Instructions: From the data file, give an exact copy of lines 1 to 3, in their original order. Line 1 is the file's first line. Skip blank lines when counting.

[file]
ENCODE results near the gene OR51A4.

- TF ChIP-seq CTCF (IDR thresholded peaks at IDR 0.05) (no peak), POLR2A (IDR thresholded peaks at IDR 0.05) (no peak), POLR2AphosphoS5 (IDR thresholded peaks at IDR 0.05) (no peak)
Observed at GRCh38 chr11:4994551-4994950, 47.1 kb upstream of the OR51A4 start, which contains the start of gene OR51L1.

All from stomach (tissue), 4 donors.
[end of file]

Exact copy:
ENCODE results near the gene OR51A4.

- TF ChIP-seq CTCF (IDR thresholded peaks at IDR 0.05) (no peak), POLR2A (IDR thresholded peaks at IDR 0.05) (no peak), POLR2AphosphoS5 (IDR thresholded peaks at IDR 0.05) (no peak)
Observed at GRCh38 chr11:4994551-4994950, 47.1 kb upstream of the OR51A4 start, which contains the start of gene OR51L1.